Moscow suicide bombs point to comeback of Chechnyan insurgency; Suu Kyi's party to boycott Burmese election; Obama in Afghanistan: praises troops, not Karzai; US Congress goes after Chinese exchange rate; and more
Top of the Agenda: Suicide Blasts Rattle Moscow Subways
Female suicide bombers set off explosions in two subway stations in central Moscow, killing at least thirty-seven people (NYT) and raising fears that southern Russia's Muslim insurgency is making a comeback. The first attack occurred near the FSB's headquarters, the successor to the Soviet-era KGB Officials said the attack was intended to send a message to the security service, which has cracked down on Islamic extremism in Chechnya and elsewhere in southern Russia. No one claimed immediate responsibility for the attacks. The subway system was attacked several times in the early 2000s, in attacks related to the separatist war in Chechnya. The attacks mark an increase in terrorist activity on the transportation system over the past year.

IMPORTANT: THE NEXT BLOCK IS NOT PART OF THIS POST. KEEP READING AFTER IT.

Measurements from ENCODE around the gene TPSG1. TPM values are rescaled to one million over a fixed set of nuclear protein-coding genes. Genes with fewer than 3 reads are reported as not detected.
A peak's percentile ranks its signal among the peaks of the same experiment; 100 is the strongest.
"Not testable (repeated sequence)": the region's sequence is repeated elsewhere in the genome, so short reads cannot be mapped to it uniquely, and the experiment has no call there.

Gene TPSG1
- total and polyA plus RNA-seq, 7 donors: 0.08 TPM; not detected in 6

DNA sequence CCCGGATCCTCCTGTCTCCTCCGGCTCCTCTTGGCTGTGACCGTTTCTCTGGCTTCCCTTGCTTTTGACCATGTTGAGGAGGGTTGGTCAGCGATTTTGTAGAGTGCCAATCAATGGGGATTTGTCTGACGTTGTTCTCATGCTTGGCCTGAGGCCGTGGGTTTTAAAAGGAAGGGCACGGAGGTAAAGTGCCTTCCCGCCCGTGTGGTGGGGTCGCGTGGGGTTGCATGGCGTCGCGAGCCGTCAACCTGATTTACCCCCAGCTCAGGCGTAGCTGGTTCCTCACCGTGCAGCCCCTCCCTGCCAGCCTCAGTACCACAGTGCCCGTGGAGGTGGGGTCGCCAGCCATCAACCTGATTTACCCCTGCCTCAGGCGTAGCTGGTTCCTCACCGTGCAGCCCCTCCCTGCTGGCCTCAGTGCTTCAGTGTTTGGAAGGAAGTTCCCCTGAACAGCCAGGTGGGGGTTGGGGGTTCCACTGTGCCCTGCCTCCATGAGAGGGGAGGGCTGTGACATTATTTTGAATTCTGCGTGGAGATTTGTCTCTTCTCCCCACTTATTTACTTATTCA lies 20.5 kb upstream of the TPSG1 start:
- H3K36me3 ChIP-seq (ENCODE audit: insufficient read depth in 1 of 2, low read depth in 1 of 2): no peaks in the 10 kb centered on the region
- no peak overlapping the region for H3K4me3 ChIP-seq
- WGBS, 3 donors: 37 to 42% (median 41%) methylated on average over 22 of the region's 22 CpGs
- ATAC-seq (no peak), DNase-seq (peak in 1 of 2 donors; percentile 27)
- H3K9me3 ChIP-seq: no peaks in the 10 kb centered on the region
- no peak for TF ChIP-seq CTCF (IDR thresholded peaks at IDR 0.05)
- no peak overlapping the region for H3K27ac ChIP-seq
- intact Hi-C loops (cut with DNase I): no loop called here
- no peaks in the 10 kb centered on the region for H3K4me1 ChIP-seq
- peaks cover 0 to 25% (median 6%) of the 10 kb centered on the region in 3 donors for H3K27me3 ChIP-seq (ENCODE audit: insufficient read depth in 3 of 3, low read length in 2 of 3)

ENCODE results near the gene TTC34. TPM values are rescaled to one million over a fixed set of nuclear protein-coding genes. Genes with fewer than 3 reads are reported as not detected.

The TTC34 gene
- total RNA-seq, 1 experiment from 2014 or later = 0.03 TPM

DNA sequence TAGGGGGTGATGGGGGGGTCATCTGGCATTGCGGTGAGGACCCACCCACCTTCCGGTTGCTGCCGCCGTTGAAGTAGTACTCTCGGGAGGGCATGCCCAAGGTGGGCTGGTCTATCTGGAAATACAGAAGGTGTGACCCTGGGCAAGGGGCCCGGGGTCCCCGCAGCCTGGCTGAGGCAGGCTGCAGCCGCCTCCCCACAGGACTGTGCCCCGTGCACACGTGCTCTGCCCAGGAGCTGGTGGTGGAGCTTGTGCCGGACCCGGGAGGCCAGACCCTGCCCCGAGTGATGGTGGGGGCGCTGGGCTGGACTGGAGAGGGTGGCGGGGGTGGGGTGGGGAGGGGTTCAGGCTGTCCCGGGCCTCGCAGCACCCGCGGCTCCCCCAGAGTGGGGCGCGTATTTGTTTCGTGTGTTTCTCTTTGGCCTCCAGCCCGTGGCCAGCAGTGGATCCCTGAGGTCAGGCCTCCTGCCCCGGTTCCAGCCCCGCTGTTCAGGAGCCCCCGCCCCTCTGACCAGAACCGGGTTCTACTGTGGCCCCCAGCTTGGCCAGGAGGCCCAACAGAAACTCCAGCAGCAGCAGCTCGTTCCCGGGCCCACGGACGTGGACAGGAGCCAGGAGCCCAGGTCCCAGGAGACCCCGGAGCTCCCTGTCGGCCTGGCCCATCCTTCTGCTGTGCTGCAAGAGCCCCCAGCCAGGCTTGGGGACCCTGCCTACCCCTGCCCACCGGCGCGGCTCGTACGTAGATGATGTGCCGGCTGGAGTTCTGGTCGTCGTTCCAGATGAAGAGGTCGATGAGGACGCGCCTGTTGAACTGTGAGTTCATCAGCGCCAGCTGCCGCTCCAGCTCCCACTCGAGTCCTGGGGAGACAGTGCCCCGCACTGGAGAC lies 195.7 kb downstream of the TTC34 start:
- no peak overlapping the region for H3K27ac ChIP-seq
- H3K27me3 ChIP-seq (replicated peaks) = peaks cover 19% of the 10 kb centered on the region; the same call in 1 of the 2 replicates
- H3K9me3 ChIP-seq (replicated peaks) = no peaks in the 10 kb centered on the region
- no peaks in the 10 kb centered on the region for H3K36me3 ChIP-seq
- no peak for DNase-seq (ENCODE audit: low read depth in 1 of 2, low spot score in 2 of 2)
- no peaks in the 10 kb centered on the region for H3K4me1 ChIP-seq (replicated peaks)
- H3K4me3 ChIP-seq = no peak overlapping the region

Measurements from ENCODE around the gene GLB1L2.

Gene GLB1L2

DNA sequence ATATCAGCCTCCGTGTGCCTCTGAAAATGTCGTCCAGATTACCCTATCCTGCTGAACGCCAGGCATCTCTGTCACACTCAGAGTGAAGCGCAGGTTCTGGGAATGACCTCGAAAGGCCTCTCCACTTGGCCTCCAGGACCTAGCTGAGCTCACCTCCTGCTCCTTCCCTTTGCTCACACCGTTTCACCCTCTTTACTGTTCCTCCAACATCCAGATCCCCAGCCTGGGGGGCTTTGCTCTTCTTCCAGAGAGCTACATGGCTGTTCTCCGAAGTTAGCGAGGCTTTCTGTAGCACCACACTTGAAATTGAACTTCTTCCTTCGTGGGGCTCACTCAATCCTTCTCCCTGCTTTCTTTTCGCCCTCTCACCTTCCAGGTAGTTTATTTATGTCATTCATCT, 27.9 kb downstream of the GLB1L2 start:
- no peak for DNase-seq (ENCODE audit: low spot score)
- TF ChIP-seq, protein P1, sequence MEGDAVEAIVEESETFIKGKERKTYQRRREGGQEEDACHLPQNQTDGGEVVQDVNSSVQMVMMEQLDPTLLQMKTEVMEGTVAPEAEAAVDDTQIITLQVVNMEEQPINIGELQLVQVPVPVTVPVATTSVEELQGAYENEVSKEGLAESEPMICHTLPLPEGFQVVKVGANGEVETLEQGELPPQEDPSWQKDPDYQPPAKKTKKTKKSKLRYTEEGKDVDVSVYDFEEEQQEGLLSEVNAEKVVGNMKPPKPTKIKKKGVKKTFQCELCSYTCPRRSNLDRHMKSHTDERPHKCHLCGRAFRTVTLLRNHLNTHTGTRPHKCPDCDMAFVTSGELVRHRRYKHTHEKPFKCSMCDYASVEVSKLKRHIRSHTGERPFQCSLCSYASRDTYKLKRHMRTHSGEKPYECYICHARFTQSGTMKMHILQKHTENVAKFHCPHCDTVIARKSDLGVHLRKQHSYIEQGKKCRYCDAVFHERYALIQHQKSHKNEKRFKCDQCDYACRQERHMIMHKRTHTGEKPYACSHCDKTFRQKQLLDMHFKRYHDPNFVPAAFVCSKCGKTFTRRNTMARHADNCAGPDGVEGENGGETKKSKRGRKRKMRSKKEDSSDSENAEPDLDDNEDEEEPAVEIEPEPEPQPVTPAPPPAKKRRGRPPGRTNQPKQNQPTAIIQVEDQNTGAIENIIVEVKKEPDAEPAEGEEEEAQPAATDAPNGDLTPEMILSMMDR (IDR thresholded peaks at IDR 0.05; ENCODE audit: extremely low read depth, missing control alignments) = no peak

Russian security services killed several leading terrorists (WSJ) in the North Caucasus in recent weeks. Vladimir Vasiliev, head of the security committee in Russia's lower house of Parliament, blamed the bombings on North Caucasus militants targeted in those operations.
Russian Prime Minister Vladimir Putin said the organizers of the blasts will be punished (RiaNovosti). "I am sure that police will do their best to find and punish the criminals. The terrorists will be destroyed."
The Economist says corruption and brutality among Russia's security and military services have been some of the main factors contributing to the growth of extremism in the Northern Caucasus. It would be unfortunate if the Kremlin used the attacks to justify tightening its grip on power and curbing the opposition, the publication says.
PACIFIC RIM: US Faces Decision on China Currency
The US Congress is considering how it can influence (FT) China's fixed exchange rate against the US dollar.
Burma: Burma's opposition party led by Aung San Suu Kyi, the detained Nobel laureate, said it will boycott the country's first elections in twenty years (AP), partly because of a new law that would have barred Suu Kyi from the party.
This is an excerpt of the CFR.org Daily News Brief. The full version is available on CFR.org.